The Bank of England decision is set to add to a cost-of-living crisis for millions of Britons as hikes by central banks see retail lenders push up the rate of interest on their own loans.
The Bank of England is widely expected to hike its key interest rate on Thursday by the biggest amount since 1989 as it bids to cool sky-high British inflation.
Following a regular meeting, the BoE is seen lifting borrowing costs by 0.75 percentage points to three percent, according to market consensus, which would be the highest level since the 2008 global financial crisis.
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Some analysts, however, are predicting a rise of one percentage point, also a 33-year high.
The move would mirror aggressive rate-tightening by central banks worldwide as economies battle the highest prices in decades.
The US Federal Reserve on Wednesday announced a fourth consecutive hike of 0.75 percentage points, taking its benchmark lending rate to 3.75-4.0 percent.
While calling further interest rate increases “appropriate” to tamp down inflation, the Fed also opened the door to smaller hikes.
The BoE decision at 1200 GMT is set to add to a cost-of-living crisis for millions of Britons as hikes by central banks see retail lenders push up the rate of interest on their own loans.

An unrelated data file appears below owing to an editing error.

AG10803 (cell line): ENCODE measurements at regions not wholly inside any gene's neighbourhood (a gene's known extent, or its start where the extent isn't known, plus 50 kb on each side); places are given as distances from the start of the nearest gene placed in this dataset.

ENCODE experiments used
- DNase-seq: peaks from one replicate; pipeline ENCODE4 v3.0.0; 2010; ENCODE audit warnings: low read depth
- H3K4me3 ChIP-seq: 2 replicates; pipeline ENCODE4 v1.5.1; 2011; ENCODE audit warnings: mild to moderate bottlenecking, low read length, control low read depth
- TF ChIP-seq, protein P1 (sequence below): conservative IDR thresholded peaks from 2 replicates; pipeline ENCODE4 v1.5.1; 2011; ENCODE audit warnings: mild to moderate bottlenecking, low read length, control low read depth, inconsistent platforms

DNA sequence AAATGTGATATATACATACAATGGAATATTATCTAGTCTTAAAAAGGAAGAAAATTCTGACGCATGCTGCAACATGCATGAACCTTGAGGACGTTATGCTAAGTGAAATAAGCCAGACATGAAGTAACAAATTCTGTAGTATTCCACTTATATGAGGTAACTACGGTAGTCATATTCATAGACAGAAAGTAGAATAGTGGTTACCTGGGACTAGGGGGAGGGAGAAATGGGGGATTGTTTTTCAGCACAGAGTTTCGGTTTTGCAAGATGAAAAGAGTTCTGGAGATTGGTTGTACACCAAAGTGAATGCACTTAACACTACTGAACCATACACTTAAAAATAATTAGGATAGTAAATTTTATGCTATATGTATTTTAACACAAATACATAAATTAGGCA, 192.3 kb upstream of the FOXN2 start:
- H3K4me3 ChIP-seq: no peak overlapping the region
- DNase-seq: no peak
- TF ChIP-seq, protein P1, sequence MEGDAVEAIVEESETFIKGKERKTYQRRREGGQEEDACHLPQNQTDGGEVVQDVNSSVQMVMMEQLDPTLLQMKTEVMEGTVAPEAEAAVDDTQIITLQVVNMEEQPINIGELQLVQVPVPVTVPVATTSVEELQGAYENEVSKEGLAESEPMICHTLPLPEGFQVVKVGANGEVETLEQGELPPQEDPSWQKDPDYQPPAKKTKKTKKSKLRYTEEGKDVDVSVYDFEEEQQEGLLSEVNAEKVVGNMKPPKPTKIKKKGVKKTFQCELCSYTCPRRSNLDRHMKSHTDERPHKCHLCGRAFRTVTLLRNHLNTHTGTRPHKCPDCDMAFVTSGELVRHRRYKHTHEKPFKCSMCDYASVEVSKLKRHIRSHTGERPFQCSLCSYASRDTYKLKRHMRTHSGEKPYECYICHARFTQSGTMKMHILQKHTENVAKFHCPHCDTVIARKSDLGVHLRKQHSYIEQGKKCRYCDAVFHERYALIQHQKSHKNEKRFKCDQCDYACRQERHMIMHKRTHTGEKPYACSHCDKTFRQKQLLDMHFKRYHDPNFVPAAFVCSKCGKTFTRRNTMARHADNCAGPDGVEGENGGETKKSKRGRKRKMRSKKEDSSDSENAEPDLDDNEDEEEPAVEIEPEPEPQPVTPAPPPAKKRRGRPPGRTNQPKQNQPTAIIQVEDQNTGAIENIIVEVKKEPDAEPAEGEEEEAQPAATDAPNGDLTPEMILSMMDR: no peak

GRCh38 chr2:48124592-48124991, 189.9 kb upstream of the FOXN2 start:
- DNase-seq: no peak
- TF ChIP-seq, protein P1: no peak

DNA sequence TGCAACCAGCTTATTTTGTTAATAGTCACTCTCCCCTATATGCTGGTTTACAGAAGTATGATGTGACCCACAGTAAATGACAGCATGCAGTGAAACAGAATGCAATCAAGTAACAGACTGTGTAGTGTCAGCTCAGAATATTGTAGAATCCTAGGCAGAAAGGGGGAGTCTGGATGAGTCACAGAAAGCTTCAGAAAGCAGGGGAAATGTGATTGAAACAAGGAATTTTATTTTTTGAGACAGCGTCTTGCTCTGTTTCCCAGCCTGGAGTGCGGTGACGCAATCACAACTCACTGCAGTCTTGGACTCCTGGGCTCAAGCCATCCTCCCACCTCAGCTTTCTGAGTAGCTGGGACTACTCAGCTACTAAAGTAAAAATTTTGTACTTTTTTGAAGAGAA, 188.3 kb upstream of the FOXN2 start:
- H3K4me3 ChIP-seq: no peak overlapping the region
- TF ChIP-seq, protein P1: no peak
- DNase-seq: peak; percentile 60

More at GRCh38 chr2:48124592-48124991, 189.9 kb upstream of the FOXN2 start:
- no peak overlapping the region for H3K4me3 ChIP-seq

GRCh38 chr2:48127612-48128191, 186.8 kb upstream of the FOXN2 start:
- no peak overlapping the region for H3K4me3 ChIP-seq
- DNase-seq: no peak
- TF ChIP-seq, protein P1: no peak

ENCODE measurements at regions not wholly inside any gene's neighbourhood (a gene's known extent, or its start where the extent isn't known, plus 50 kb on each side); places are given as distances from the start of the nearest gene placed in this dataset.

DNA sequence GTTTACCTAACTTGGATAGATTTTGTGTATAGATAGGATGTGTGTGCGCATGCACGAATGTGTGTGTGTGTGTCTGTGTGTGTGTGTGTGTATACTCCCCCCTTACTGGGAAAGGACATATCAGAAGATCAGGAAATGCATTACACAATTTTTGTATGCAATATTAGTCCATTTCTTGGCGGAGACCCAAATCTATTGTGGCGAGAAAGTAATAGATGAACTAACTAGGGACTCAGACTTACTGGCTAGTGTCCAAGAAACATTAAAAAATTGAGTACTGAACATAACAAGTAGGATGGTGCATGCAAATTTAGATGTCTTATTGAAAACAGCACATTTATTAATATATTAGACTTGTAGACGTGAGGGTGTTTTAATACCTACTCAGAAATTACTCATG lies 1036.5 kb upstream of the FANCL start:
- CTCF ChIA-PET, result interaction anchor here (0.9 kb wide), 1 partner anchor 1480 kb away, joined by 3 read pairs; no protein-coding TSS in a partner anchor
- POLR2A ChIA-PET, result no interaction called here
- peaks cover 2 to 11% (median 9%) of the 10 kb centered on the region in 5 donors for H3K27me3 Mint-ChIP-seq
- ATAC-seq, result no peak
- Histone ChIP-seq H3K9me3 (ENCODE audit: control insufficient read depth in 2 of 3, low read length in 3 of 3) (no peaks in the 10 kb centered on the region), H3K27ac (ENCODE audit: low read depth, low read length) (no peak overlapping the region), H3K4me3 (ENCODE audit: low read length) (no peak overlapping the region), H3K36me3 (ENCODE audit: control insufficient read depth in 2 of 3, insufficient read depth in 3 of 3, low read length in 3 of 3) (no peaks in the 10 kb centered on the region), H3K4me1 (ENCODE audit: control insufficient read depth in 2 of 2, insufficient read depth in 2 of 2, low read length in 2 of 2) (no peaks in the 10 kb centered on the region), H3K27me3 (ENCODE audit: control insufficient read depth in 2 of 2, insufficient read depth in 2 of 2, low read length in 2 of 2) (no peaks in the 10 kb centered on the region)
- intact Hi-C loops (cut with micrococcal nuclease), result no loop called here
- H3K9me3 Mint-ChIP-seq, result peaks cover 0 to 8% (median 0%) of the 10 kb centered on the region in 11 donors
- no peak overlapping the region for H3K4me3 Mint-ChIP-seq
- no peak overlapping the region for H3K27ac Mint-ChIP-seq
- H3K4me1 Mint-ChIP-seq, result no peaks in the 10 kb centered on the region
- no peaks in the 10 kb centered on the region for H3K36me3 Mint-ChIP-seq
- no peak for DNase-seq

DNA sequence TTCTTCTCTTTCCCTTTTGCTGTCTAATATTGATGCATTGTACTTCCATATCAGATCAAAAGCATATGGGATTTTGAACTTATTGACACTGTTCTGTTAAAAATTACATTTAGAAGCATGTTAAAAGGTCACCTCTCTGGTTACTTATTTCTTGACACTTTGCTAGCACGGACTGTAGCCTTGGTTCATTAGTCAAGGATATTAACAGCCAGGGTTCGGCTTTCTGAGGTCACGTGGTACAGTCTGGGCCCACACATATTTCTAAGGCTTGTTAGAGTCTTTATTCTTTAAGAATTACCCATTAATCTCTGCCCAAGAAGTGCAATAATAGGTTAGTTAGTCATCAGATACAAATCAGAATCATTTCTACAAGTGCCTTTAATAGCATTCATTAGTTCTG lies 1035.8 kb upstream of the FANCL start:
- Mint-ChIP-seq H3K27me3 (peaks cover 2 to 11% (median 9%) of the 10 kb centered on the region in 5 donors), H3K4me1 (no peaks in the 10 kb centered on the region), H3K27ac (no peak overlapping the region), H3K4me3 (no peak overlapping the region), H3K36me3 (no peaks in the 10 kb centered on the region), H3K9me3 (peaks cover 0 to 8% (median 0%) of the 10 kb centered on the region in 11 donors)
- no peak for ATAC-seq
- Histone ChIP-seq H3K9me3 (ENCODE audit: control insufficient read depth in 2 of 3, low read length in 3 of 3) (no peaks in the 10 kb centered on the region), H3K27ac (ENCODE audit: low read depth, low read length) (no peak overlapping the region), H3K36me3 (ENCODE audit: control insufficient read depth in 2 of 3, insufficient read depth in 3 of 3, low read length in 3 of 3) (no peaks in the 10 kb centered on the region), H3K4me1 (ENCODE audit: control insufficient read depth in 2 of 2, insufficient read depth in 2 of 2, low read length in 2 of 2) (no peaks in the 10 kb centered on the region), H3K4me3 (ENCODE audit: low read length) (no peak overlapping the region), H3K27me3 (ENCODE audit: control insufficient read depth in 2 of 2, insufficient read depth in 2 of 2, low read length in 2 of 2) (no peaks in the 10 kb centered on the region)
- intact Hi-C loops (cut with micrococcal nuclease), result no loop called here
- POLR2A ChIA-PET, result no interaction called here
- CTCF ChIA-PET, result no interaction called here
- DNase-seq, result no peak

Repayments on UK mortgages have surged in recent weeks also after the debt-fuelled budget of previous British prime minister Liz Truss spooked markets, forcing her to resign and triggering emergency buying of UK government bonds by the BoE.
Her successor Rishi Sunak has attempted to bring calm to markets by hinting at tax rises in a fresh budget on November 17, even if such a move further harms Britain’s economy.
“I think everyone knows we do face a challenging economic outlook and difficult decisions will need to be made,” Sunak, a former UK finance minister, told parliament on Wednesday.
British annual inflation stands above 10 percent, the highest level in 40 years, on soaring food prices and energy bills.
– Inflation update –
Alongside its rate call, the BoE will give its latest inflation and growth forecasts, with analysts indicating that the UK economy may already be in recession.
“The BoE is expected to hike its interest rate by no more than 75 basis points, on conviction that the Sunak government would opt for some fiscal austerity, and nothing too crazy to wreak havoc, again,” forecast Swissquote analyst Ipek Ozkardeskaya.
As the Covid-19 pandemic began in early 2020, the BoE slashed its key interest rate to a record-low 0.1 percent and also pumped massive sums of new cash into the economy.
The Bank of England started raising rates last December and another hike Thursday would be the eighth increase in a row.
Ruth Gregory, the senior UK economist at Capital Economics, predicts that the BoE will raise its interest rate by one percentage point on Thursday and by the same amount in December.
“If we are right that domestic inflation will be sticky, it may mean that the Bank of England ultimately has to act more aggressively further ahead,” she added.